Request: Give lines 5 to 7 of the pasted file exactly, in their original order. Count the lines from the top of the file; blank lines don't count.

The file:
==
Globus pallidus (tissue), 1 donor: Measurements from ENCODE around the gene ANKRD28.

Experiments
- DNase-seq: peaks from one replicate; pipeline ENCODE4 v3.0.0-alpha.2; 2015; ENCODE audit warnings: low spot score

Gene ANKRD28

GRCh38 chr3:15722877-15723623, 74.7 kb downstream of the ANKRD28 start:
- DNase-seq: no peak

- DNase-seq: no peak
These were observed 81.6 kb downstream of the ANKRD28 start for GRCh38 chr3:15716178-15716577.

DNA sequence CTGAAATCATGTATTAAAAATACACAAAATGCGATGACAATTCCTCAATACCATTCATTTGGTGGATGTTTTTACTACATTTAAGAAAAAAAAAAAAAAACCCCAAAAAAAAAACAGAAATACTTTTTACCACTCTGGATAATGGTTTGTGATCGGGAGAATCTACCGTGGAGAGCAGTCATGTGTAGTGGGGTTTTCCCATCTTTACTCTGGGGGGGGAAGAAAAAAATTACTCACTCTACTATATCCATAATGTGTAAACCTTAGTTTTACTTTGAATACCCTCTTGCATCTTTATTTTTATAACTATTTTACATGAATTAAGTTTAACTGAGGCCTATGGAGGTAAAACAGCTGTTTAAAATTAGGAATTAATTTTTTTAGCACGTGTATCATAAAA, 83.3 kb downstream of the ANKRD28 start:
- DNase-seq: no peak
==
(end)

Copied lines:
GRCh38 chr3:15722877-15723623, 74.7 kb downstream of the ANKRD28 start:
- DNase-seq: no peak

- DNase-seq: no peak